@▷ Simple Logic Probe by NE556 | Diagram for Schematic

Simple Logic Probe by NE556

This circuit effectively functions as a logic-level indicator or logic probe for TTL circuits. It gives an indication of any of the following four conditions that might be found on a typical digital circuit and thus provides a versatile troubleshooting aid:

1. Line high (logic 1)
2. Line low (logic 0)
3. Line tri-state (high impedance)
4. Line changing between high and low state alternately (pulsating).
The logic probe is powered from the power supply of the digital equipment under test. The logic state of the line under test is indicated by two LEDs (LED1 and LED2). If the line being probed is at logic 1 (high) state, LED2 would glow brightly. If the line is at logic 0 (low) state, LED2 would be off. If the line is at tri-state or open then LED2 would be dimly lit (about half of its full brightness). If the line has a pulsating signal or a clock signal, LED1 would flash on and off at a rate of 1 Hz. Thus LED2 gives an indication of static signal states, while LED1 indicates dynamic signal conditions on the line being probed. The various states of LED1 nd LED2 are summarised in Table I. In order to obtain a visible indication of a clock signal presence on LED1, a divider, which comprises two monostable multivibr- ators, is made use of. The monoshots are realised using IC1 (dual timer 556). The output of the first monoshot section (pin 5) is applied to the trigger input (pin 8) of the second timer. Assume a clock frequency of 10 kHz is applied to the probe tip. The falling edge of the clock at pin 6 of IC1 triggers the first monoshot section. The output of the first monoshot stays high for around 0.5 seconds and then goes low. This low going edge triggers the second monoshot section, making its output (pin 9) high for around 0.5 seconds. While pin 9 is high, the first monoshot section is prevented from being retriggered with the help of transistor T1. When pin 9 reverts back to the low state, the first monoshot can be retriggered. This arrangement ensures that LED1 flashes ‘on’ and ‘off’ at a visible rate of around 1 Hz, thus indicating a clock presence on the line under test. The circuit will detect clock frequencies between 1 Hz and 100 kHz, approximately. For any clock frequency within this range, LED1 will flash at a constant rate of 1 Hz. When the probe tip is connected to a line at logic 1, currents flowing through resistors R9 and R10 add up in LED2 and make it glow brightly. When probe tip is connected to a line at logic 0, the voltage at the junction of resistors R9 and R10 is not sufficient to turn on LED2 (hence it remains off). When the probe is not connected any- where or is connected to a tri-stated line, LED2 remains dim because of current flowing through R9 only. The whole circuit can be enclosed in a small plastic tube with LED1 and LED2 exposed. A pin can be used as the probe tip. The usefulness of this logic probe is limited to low frequency digital circuits.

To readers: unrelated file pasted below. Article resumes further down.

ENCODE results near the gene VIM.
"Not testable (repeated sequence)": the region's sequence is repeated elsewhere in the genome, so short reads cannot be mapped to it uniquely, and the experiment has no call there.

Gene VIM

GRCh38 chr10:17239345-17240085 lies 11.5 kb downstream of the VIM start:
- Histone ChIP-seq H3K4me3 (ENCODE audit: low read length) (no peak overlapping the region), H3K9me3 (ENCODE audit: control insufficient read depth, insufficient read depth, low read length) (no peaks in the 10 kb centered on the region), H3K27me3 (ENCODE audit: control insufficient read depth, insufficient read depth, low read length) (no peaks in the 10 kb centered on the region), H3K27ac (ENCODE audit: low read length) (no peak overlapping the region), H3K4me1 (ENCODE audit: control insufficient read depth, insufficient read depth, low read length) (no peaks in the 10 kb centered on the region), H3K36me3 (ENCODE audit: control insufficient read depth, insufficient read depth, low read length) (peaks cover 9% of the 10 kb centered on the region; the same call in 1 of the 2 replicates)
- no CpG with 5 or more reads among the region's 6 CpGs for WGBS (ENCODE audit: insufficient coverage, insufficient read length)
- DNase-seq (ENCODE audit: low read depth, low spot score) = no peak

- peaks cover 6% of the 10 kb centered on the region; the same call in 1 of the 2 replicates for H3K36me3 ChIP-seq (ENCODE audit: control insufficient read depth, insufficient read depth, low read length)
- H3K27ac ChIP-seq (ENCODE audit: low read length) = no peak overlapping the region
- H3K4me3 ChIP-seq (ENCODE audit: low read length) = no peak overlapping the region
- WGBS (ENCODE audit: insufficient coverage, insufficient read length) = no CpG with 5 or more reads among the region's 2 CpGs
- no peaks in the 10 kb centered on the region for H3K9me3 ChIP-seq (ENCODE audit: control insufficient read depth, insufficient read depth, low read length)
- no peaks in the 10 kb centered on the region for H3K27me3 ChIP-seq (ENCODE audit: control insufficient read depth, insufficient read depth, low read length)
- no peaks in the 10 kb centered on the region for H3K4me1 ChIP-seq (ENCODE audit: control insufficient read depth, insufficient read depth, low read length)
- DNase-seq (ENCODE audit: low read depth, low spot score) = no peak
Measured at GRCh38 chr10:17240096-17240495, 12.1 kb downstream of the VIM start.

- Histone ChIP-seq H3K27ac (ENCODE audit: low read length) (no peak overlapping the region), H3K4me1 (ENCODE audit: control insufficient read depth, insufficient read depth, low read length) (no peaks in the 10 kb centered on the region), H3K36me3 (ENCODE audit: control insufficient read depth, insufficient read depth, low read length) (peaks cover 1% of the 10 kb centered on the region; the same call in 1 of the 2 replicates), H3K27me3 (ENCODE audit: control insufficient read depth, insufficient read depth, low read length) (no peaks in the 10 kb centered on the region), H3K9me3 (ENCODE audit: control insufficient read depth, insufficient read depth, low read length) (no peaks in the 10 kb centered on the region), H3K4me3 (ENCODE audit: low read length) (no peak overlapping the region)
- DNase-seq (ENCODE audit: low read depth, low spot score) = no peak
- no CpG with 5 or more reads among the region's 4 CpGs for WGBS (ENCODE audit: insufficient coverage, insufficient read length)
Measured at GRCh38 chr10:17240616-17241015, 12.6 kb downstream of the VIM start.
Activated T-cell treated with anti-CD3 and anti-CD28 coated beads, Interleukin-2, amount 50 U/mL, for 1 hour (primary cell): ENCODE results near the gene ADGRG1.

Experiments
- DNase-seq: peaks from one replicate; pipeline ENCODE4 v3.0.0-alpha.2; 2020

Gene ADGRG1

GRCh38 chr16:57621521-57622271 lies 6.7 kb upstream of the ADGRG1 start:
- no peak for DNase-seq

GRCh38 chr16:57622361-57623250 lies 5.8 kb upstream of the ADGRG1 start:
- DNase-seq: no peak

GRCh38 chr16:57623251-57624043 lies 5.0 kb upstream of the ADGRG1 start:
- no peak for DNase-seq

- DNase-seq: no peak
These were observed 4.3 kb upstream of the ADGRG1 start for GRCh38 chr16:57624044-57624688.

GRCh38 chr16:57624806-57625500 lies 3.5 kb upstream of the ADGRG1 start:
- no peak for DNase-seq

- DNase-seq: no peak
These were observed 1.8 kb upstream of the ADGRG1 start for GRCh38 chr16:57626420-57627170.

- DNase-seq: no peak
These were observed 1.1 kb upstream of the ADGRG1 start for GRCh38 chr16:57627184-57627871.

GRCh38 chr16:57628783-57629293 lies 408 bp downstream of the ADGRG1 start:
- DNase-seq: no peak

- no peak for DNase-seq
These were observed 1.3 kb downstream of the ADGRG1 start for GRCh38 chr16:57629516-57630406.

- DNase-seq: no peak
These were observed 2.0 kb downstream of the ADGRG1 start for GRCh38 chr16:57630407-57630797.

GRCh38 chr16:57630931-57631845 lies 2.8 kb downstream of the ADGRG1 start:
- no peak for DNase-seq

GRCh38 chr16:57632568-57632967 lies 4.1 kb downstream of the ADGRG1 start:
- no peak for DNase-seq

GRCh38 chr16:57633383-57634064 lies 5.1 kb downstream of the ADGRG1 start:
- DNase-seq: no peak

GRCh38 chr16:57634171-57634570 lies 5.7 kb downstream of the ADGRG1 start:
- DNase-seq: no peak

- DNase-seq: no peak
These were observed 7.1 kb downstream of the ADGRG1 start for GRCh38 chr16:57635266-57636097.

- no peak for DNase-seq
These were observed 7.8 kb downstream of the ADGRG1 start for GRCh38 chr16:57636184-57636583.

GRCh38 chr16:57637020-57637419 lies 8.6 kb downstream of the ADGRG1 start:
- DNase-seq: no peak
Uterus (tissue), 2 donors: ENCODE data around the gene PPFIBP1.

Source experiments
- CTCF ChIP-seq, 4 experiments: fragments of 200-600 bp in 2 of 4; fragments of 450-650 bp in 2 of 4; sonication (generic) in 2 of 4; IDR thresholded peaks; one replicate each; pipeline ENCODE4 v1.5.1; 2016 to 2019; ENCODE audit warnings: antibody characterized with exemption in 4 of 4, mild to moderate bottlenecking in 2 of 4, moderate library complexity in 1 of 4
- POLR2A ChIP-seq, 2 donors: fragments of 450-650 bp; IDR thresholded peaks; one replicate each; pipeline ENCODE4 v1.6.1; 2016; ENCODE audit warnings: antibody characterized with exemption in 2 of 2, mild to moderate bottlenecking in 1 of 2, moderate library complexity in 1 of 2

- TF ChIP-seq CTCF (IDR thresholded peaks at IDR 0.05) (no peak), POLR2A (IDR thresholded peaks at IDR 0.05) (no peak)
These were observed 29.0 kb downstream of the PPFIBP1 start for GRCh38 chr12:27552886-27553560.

Source : http://www.electronicsforu.com/efylinux/circuit/cir31.htm
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